By Larry Kline/Havre Daily Newsemail@example.com
The long and tumultuous process to bring enhanced-911 services to the citizens of Havre and Hill County has taken yet another turn. The Havre City Council endorsed a plan to create a separate call center at the Havre Police Department.
The unanimous vote Tuesday night came after council members heard conflicting information from Havre Police Chief Mike Barthel and County Commissioner Mike Anderson regarding an e-911 plan county officials submitted to the state.
Barthel said the plan, dated Jan. 31, would give county residents e-911 service but exclude city residents. The service would be provided by dispatchers at the Hill County Detention Center.
He said the city needs to move forward with its own plan in order to ensure that Havre residents receive e-911, a service that speeds response time by showing dispatchers the phone number and location of the caller.
Anderson disagreed with Barthel and said the county's plan includes the city. He said the plan named the county jail as the primary call center and the police station as a backup. The plan, he said, was a reverse of the plan submitted to and approved by the state in 2002. That plan named the city as the primary and the county as a backup.
Barthel then returned to the podium and said the county plan only lists about 1,000 phone lines for Hill County and excludes the city.
Anderson said after the meeting that he was not sure where Barthel was coming from.
"Without talking to Mike, I don't understand what he's talking about," he said. "It's the (2002) plan in reverse. The council voted to pull away from the 911 committee and go ahead with their own plan, and in doing that obligated the city to foot the bill. And I don't think anybody realizes that."
E-911 will be paid for by a phone bill surcharge that's under control of the 911 committee. Anderson said the city won't have access to that money if it proceeds with its own plan.
State 911 program manager Becky Berger said in a letter dated Feb. 4 that if the city and the county are unable to reach an agreement and obtain all of the required signatures, she recommended separate plans be drafted including all of the costs for each call center.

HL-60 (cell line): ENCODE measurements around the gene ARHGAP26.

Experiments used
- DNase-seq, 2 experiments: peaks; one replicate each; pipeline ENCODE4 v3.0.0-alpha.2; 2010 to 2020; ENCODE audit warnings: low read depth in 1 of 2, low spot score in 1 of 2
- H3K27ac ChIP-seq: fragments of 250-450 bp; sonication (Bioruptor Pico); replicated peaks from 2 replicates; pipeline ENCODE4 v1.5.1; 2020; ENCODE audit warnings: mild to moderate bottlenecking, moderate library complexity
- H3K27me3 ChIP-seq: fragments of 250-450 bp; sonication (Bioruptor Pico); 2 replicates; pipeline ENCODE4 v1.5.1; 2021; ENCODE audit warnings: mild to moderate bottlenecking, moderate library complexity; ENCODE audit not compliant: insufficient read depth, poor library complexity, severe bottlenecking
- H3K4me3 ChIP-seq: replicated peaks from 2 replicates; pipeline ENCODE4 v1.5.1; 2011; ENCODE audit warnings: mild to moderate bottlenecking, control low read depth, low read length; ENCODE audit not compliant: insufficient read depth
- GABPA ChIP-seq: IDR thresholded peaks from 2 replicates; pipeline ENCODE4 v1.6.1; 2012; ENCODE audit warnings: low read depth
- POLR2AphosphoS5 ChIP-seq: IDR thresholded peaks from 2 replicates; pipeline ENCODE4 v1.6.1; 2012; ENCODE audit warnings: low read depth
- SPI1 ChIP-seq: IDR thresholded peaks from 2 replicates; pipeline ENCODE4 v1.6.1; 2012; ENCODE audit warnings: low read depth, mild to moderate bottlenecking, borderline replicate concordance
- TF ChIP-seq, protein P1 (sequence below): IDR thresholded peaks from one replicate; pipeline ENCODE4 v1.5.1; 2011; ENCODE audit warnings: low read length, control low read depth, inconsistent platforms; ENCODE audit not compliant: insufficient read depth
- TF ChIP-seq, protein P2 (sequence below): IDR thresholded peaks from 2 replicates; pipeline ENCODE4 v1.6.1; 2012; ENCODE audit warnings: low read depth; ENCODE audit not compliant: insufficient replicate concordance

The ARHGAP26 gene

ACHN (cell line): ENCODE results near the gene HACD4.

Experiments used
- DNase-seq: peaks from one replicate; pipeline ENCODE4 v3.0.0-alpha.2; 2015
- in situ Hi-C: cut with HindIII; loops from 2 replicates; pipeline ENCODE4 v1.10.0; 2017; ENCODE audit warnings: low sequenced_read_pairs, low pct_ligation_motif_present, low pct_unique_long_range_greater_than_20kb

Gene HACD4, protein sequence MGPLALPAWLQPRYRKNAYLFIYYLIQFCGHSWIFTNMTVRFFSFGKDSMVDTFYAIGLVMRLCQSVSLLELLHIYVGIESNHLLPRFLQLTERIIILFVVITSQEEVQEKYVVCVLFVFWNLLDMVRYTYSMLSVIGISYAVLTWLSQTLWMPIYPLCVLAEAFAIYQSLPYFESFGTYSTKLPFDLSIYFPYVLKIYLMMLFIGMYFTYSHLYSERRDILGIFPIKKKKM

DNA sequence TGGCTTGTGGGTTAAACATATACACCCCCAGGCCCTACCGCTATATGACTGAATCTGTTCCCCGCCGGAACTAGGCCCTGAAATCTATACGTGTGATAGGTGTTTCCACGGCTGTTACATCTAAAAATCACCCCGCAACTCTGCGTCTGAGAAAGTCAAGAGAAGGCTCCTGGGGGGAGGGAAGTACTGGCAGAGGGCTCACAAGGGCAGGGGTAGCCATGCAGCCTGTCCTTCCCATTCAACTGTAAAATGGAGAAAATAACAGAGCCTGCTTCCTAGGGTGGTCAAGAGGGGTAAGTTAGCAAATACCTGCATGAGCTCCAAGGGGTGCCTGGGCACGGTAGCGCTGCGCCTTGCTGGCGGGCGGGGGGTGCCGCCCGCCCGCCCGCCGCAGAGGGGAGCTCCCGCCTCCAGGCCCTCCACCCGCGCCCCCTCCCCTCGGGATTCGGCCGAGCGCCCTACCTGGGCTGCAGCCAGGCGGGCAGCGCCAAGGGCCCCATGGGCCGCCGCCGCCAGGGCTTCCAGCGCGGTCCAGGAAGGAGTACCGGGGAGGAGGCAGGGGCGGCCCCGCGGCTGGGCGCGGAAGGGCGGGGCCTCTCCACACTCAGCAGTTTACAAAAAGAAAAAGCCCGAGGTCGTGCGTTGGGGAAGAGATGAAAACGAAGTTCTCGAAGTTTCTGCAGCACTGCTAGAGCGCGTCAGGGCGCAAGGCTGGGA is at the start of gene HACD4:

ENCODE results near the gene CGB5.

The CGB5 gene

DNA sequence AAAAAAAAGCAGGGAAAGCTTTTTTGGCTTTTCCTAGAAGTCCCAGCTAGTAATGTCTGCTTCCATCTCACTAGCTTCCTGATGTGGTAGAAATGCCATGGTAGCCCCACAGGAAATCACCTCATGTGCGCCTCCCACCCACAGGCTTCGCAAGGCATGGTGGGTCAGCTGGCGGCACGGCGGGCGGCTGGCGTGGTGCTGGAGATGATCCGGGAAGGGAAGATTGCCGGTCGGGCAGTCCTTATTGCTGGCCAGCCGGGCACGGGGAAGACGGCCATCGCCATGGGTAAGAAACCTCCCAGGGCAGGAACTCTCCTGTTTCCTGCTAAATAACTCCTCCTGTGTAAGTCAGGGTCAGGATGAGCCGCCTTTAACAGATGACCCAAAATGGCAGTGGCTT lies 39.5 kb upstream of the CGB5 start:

"Until they actually see the costs, in a plan, on paper, I don't think it's going to be as apparent to the parties that they can't do it alone," she said today. "As county commissioners and public officials, they'll see" the added costs of two locations.
Berger said she had heard talk of city and county officials meeting with an impartial mediator.
"I would suggest they do that," she said.
City Council member Terry Schend said he hoped the city and the county could sit down and work things out, and said he didn't see the point in duplicating services.
"I still think the most efficient thing would be a single dispatching service," he said.
City Council member Emily Mayer Lossing said she would vote for the city to submit its plan in order to have the state look over the situation and find a solution to the problem.
"I've heard a lot of conflicting information," she said.
The joint city-county 911 committee voted Jan. 11 to locate the primary call center at the detention center instead of the police station after a cost analysis showed that it would be more expensive to upgrade the city's dispatch center for e-911. The police department has since received a private donation of $100,000 in equipment.
The decision reversed a 2002 vote that placed the primary call center in the city and a backup center at the county.